The Home Office plans to spend up to £16m on facial recognition technology for the Identity and Passport Service.
A tender notice in the European Union’s Official Journal (OJEU) popped up this week that showed that Theresa May’s department was now on the hunt for providers of a Facial Recognition Engine and a Facial Recognition Workflow for the IPS.
The article then proceeds to a brief discussion of the pros and cons of the tender. The pros follow the benefits of a facial database search before issuing new photo ID documents (click for a good example). In this case the ID documents are British passports. The cons presented in the article come in two flavors, price and performance.
The money issues are common to any governmental expenditure.
The performance issue in the article that I want to address is “false reject rate.” The false reject rate of a facial recognition system in the case at hand should be taken apart and put into two categories. The first category is the performance of the core face-matching technology, the second category is the performance of the entire Home Office organization.
What constitutes a “false reject” in the core technological sense is any “match” made by the face recognition system between a submitted image and the images in the searchable database that turns out to be an incorrect/inaccurate match. In other words, “matches” that aren’t real matches are false rejects.
But in this case, the Home Office is ultimately judged, by how many bad passports it issues (false accept), not by the perfection of one mechanism in a rigorous process by which the organization arrives at its go/no-go decision. After all, if my name is John Smith and I submit my passport application to the Home Office, they will probably search their databases for “John Smith.” If they find several, does that constitute an automatic false reject? Does that mean I can’t get a passport? Of course not. Someone will look at the list of John Smith’s to see if I’m pretending to be someone else with the same name.
Here, facial recognition is used to add an image capability to go along with the search the Home Office already does with new passport applications. It is not an automated decision-making engine. Even though facial recognition systems at very large scales or in chaotic environments are very difficult to automate, they can be extremely useful investigative tools for trained users.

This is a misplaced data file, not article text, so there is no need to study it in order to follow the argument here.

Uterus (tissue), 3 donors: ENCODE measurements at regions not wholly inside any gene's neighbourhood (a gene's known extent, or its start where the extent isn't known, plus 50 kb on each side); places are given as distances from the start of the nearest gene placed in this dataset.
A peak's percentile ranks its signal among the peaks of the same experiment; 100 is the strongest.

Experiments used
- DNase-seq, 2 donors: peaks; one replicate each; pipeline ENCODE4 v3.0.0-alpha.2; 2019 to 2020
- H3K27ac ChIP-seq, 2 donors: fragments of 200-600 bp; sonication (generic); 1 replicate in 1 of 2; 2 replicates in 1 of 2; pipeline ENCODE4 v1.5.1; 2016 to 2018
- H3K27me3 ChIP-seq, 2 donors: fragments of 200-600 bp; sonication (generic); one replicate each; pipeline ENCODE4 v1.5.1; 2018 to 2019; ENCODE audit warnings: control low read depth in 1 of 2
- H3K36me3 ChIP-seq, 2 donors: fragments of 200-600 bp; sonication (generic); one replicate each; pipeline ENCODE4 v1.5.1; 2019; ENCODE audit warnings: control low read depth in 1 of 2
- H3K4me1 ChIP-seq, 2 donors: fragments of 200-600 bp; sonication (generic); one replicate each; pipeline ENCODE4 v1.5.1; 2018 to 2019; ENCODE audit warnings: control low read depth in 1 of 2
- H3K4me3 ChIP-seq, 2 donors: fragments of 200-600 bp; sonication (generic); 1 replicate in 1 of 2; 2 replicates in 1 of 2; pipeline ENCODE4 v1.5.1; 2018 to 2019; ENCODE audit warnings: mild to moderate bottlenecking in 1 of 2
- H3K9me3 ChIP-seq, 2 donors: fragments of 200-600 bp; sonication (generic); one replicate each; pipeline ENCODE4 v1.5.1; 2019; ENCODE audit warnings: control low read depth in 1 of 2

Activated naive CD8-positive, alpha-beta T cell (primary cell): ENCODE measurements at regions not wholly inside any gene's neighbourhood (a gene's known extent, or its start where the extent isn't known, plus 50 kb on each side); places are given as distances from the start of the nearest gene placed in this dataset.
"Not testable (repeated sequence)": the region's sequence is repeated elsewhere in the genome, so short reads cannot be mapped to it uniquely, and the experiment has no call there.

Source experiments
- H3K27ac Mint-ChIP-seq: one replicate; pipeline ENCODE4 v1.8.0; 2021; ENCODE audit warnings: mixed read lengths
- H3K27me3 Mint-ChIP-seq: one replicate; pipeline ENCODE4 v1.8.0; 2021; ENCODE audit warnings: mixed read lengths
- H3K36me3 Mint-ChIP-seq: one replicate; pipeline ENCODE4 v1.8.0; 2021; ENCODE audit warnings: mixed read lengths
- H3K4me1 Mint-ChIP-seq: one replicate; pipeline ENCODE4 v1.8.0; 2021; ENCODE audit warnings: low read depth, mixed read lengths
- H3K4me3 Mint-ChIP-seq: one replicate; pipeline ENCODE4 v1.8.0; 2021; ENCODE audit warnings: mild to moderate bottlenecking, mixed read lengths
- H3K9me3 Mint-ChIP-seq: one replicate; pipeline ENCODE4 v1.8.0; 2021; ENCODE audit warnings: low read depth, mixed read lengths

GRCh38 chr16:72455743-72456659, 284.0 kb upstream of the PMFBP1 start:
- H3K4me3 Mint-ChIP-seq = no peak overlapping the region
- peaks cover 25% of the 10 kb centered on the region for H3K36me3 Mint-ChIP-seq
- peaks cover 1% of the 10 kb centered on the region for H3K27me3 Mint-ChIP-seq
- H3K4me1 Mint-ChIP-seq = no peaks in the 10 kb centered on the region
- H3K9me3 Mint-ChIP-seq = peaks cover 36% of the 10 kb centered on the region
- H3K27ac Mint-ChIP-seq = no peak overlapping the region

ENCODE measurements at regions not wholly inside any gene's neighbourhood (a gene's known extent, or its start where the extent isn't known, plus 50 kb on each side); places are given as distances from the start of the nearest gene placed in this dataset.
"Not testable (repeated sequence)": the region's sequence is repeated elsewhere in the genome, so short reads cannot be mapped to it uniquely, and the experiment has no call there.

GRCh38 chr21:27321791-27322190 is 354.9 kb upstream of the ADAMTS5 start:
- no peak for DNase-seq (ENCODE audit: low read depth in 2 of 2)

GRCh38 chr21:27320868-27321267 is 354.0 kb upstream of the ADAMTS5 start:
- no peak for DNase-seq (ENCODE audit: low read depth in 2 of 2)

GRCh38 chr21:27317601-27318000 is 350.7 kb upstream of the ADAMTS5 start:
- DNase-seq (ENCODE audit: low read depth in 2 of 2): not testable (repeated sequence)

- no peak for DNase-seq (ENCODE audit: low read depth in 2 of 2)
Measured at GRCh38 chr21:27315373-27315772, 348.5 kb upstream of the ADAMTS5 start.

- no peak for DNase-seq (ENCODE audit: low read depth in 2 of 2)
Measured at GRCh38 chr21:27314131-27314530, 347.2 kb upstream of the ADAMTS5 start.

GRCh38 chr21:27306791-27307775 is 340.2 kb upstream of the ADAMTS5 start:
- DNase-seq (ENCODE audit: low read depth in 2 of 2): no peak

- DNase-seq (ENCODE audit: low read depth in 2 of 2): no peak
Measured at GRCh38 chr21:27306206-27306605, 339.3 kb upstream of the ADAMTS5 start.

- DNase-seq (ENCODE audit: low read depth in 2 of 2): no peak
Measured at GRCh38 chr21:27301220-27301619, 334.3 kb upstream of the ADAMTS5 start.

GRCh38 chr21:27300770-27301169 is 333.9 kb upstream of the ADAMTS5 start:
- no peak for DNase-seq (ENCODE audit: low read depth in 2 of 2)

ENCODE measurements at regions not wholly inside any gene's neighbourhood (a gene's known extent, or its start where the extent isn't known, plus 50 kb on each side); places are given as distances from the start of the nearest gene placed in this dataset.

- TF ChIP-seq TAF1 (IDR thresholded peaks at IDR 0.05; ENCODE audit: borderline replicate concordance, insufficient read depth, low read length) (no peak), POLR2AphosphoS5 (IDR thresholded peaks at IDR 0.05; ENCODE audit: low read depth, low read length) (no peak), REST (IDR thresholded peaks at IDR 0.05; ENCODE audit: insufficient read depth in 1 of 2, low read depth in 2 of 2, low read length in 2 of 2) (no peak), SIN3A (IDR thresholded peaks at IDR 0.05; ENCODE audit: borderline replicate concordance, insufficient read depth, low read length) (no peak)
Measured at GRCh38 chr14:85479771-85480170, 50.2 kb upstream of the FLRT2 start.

Humans are pretty good at matching faces with small data sets. The processes people use to identify other people with high confidence levels are extremely complex and may take into account all sorts of information that facial recognition software doesn’t. People, however, aren’t very good at identity management among large numbers of people they don’t know.
In biometrics, the software takes in a mere fraction of the information people use. It doesn’t make any inference about it, and it does its job extremely quickly by treating the problem in a way that closely resembles Nikola Tesla’s famous critique of Thomas Edison: “If Edison had a needle to find in a haystack, he would proceed at once with the diligence of the bee to examine straw after straw until he found the object of his search.”
When dealing with people we don’t know, humans are relegated to the needle-in-the-haystack process and unfortunately, they do it so slowly as to make it impractical with large data sets. Even if you believe that computers running facial recognition software aren’t very good at recognizing people, they’re way better at dealing with the problem of large populations than people are.
The assumption buried in the “false reject” critique for this face-rec application is that narrowing a list of 300,000 down to ten possible matches represents 9 failures. More accurately, because pre-face-rec no image-based comparison is being conducted at all, it represents 299,991 successes
When biometric software is used to sort a large population according to the probability of a match, then to present the list of top candidates to a person trained to detect fraudulent passport applications, the result is a fraud-detecting capability that did not exist before. So, even though facial recognition software by itself may have a “false reject” rate, it does not operate in a vacuum and will almost certainly help the organization as a whole reduce the inappropriate issuance of passports, i.e. its “false accept” rate
So we finally arrive where we should have been attempting to go all along — Return on Investment (ROI). ROI can be hard to calculate in security applications. It can also be hard to calculate for government expenditures, but ROI is where the rubber meets the road. The proposition does not turn on whether facial recognition can dictate to human beings whether or not to issue a passport. It can’t, and even if it could, most people would probably be uncomfortable giving up their right to appeal to a person in a decision-making capacity. Facial recognition can certainly help people make better decisions, though, and biometrics and ID are ultimately all about people.